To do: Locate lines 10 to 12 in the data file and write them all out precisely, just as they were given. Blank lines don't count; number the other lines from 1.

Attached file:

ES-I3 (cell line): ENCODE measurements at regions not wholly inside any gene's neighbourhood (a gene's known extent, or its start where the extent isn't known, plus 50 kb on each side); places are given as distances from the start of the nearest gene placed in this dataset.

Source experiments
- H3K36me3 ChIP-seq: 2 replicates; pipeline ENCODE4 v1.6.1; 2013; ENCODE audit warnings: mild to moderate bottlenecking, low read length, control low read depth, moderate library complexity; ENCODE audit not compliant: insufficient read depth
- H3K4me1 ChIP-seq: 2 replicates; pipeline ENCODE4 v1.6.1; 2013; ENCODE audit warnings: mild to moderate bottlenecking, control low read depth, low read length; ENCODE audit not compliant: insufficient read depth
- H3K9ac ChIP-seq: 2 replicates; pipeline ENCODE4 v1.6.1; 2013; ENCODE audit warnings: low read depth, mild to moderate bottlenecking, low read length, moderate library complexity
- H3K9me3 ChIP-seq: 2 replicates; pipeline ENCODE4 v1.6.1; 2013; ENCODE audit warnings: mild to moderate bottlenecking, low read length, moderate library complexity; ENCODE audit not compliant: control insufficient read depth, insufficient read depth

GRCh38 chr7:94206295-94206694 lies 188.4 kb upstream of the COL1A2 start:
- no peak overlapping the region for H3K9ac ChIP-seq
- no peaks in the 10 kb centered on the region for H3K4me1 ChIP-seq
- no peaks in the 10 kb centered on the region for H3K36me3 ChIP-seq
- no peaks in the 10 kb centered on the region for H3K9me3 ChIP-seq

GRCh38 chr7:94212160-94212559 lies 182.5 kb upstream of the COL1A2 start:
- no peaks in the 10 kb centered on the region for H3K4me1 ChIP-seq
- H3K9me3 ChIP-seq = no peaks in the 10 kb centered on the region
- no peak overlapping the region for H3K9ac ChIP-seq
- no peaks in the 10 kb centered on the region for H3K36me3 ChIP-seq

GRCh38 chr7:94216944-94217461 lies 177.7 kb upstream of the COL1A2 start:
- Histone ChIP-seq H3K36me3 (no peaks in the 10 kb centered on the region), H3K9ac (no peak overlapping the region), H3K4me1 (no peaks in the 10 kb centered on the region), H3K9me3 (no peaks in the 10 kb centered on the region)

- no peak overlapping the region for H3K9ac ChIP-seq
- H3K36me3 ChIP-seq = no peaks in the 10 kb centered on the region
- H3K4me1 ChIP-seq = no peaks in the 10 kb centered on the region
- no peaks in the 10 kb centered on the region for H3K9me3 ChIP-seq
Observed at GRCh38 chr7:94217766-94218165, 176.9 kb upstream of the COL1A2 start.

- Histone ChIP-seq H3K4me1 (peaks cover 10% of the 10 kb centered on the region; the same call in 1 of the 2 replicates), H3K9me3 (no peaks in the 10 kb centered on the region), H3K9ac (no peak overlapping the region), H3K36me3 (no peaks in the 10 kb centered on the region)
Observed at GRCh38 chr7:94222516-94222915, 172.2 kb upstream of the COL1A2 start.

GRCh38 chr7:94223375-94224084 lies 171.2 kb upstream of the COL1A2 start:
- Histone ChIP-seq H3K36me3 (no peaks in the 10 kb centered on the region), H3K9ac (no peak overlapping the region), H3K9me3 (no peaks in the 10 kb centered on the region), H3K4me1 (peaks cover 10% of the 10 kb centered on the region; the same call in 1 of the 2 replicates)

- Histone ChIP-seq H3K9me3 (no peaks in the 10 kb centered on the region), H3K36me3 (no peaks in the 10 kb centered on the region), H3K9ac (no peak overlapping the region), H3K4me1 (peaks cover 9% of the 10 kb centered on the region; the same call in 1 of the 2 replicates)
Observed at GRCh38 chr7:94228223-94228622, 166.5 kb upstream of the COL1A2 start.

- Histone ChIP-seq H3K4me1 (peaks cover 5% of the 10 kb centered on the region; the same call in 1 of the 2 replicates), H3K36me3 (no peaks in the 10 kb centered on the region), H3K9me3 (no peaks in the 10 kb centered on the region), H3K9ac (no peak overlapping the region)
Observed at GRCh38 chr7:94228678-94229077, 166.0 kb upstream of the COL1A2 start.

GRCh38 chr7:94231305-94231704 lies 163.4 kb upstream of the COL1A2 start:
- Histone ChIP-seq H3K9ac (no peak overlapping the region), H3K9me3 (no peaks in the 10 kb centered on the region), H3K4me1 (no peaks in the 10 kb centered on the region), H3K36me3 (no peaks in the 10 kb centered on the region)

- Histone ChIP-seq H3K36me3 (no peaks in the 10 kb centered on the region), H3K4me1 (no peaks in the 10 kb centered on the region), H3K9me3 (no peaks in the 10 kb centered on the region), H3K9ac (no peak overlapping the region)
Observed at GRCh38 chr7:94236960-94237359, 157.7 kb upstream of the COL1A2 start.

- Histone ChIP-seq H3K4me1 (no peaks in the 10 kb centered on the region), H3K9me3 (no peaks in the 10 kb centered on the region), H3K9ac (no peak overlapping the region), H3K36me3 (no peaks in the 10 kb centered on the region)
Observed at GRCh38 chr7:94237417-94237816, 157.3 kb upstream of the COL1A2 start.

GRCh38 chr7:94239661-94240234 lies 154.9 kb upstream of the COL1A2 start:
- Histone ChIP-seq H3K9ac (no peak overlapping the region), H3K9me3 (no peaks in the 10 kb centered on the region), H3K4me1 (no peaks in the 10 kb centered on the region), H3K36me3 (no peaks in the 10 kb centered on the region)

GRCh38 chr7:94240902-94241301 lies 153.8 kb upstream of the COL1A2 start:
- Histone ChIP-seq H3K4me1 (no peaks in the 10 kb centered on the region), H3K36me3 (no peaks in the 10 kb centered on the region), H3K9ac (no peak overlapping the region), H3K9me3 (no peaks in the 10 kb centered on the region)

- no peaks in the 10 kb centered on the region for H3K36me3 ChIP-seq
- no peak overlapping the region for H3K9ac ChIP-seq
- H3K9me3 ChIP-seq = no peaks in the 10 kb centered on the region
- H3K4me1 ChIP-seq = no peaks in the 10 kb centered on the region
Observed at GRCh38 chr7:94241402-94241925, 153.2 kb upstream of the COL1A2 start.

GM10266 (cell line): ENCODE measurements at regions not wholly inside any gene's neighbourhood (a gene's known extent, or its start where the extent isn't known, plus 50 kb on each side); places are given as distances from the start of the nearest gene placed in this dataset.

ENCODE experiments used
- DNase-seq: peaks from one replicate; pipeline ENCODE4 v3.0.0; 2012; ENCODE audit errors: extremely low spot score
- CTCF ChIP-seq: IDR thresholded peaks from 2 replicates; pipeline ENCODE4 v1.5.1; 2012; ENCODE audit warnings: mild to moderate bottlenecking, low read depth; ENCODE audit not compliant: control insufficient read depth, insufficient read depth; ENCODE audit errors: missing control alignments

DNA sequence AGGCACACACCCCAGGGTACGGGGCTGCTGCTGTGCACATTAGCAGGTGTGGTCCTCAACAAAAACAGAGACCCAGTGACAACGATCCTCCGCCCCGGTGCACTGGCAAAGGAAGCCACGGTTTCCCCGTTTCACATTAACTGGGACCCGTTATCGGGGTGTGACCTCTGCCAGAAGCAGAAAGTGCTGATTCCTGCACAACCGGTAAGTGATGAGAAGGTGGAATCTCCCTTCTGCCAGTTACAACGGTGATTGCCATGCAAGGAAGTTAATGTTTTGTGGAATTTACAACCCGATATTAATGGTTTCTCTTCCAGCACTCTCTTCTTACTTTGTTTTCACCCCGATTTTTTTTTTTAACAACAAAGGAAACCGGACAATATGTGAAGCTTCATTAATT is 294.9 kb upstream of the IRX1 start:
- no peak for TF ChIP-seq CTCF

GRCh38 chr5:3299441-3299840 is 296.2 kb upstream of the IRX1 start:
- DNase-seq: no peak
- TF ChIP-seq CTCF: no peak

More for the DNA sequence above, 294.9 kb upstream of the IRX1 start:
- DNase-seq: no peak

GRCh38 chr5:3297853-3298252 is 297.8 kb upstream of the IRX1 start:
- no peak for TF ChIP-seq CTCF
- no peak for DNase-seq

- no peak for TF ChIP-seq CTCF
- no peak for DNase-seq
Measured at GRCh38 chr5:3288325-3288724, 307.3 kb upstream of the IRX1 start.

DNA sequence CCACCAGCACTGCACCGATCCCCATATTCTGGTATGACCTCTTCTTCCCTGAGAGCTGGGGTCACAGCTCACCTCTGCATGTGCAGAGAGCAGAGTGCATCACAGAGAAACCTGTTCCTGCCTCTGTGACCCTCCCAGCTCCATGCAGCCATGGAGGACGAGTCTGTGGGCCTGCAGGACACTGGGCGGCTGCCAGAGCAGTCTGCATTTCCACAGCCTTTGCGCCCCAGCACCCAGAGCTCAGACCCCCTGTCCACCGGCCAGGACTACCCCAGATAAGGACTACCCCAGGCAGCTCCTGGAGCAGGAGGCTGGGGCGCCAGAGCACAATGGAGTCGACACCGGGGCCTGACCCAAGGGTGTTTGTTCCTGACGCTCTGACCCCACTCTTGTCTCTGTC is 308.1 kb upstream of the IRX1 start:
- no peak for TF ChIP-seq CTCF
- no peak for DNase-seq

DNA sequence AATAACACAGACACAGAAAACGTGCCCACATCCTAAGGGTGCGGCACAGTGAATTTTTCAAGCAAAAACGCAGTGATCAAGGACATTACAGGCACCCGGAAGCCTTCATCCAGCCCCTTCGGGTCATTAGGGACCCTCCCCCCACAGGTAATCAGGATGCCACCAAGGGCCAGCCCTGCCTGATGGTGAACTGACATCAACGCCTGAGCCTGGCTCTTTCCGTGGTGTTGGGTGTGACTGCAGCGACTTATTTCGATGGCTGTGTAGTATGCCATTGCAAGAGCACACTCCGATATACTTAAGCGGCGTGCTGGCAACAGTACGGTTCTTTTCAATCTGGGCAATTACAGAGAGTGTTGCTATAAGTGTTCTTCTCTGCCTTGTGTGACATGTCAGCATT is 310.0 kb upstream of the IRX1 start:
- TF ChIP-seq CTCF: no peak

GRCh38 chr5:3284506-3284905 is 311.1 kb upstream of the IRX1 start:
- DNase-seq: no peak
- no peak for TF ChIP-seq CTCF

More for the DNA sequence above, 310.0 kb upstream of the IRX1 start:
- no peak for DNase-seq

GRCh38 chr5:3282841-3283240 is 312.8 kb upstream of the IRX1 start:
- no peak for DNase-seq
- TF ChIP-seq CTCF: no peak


- no peaks in the 10 kb centered on the region for H3K36me3 ChIP-seq
- no peaks in the 10 kb centered on the region for H3K9me3 ChIP-seq

GRCh38 chr7:94212160-94212559 lies 182.5 kb upstream of the COL1A2 start: